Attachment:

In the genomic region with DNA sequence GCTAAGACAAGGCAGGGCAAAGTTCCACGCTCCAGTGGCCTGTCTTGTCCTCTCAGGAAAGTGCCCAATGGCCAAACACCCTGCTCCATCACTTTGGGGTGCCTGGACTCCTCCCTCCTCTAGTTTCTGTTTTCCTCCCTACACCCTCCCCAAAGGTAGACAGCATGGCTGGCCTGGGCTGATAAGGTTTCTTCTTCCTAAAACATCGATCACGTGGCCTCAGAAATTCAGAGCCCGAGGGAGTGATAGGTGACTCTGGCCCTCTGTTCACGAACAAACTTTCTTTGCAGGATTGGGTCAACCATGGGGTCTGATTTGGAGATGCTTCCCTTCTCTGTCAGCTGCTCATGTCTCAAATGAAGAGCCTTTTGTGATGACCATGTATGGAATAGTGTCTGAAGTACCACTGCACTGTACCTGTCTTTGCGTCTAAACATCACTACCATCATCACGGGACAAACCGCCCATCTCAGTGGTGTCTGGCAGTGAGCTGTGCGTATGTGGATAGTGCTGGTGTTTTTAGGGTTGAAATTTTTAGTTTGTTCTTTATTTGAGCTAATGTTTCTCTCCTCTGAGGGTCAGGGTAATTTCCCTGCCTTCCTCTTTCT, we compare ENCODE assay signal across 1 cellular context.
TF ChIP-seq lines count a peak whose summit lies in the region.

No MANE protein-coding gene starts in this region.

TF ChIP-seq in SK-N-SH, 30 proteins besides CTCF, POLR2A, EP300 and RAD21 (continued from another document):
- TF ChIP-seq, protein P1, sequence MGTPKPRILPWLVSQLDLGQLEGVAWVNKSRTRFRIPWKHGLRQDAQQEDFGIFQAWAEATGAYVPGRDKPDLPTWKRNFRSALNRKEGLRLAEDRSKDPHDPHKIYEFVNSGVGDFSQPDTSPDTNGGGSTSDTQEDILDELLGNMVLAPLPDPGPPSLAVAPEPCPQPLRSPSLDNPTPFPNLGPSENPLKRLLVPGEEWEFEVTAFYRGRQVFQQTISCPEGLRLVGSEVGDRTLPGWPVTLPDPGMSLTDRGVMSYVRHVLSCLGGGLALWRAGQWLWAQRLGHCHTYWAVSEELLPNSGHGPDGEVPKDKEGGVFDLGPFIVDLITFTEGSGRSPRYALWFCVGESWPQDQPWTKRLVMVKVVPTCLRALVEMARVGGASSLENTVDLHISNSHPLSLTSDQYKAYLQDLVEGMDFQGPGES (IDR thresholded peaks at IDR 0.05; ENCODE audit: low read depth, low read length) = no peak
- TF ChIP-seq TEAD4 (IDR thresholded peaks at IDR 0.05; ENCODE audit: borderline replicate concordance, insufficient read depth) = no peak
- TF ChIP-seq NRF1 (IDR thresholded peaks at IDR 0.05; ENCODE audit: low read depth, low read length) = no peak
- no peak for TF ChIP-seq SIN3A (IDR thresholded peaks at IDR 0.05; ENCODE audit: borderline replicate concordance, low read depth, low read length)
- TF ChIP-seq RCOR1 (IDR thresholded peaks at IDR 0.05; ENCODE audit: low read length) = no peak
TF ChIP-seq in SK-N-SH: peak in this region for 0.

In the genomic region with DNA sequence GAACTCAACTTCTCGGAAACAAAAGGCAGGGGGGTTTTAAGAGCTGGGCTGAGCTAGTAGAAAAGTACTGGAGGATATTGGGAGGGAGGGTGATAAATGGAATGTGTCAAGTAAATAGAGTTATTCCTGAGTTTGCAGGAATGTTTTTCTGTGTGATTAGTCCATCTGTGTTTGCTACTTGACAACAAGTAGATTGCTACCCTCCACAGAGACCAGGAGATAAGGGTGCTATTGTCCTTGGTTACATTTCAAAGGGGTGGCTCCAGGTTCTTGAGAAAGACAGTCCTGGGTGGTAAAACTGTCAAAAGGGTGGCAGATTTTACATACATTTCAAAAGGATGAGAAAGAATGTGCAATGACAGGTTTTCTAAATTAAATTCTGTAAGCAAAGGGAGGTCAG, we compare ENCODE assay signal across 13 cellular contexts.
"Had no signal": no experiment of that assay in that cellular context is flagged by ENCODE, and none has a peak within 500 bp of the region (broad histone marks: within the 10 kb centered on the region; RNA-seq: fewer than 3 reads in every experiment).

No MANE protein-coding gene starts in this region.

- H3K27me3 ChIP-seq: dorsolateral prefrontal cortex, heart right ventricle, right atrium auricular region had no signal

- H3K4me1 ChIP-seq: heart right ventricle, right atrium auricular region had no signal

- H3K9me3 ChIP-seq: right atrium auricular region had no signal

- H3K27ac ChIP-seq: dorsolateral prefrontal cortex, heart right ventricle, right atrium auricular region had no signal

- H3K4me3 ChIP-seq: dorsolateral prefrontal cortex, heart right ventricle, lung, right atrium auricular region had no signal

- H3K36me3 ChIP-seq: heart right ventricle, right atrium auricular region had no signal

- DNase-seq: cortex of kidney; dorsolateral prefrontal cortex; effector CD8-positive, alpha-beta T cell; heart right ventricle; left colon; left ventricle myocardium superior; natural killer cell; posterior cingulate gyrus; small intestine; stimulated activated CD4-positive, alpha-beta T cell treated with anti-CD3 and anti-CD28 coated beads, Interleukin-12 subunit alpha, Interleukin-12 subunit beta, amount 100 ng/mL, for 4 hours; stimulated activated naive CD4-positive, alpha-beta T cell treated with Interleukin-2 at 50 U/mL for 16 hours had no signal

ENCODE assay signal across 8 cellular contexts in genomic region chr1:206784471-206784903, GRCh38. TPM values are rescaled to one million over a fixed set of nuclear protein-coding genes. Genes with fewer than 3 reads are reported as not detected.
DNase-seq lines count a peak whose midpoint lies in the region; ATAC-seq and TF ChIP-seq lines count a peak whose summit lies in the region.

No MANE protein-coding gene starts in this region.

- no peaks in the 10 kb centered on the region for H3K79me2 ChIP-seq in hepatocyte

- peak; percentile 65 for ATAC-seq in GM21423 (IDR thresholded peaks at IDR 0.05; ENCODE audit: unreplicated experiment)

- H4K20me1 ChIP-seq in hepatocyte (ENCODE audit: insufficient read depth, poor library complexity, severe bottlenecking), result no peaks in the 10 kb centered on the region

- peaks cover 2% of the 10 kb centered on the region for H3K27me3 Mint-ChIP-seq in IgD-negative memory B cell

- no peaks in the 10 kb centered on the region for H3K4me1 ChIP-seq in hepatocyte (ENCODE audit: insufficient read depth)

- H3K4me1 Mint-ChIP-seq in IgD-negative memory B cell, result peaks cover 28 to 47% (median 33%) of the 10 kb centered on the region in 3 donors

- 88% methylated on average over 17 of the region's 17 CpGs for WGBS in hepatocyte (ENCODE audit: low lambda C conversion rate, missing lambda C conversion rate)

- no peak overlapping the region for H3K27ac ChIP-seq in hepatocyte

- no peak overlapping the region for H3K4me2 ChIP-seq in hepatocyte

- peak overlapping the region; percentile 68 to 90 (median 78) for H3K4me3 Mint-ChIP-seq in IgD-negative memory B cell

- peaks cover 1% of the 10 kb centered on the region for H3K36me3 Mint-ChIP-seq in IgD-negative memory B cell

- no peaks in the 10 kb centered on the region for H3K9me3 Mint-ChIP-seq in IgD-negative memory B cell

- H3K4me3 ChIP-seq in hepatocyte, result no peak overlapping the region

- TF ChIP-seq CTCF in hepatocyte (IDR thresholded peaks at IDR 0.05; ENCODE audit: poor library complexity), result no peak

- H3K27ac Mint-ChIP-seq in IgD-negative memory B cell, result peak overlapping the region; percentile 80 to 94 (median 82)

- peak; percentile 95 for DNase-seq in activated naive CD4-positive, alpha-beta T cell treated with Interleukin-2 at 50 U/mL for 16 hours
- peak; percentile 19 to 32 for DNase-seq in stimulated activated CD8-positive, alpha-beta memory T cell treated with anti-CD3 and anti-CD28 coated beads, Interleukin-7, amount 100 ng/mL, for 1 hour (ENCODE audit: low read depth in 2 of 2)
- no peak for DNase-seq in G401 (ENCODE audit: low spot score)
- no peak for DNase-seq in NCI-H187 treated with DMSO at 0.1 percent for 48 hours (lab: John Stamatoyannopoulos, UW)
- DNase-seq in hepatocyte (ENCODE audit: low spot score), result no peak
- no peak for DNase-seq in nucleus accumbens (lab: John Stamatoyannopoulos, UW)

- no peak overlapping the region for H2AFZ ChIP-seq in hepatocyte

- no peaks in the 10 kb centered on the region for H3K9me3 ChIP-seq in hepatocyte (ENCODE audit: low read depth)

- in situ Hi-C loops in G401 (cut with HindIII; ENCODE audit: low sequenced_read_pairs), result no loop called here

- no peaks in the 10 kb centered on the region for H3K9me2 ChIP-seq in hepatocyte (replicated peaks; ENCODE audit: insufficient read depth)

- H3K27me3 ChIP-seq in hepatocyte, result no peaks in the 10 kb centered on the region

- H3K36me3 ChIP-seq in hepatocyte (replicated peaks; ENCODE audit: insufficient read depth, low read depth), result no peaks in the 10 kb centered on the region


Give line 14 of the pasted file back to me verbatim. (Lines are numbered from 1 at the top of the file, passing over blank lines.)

- H3K27me3 ChIP-seq: dorsolateral prefrontal cortex, heart right ventricle, right atrium auricular region had no signal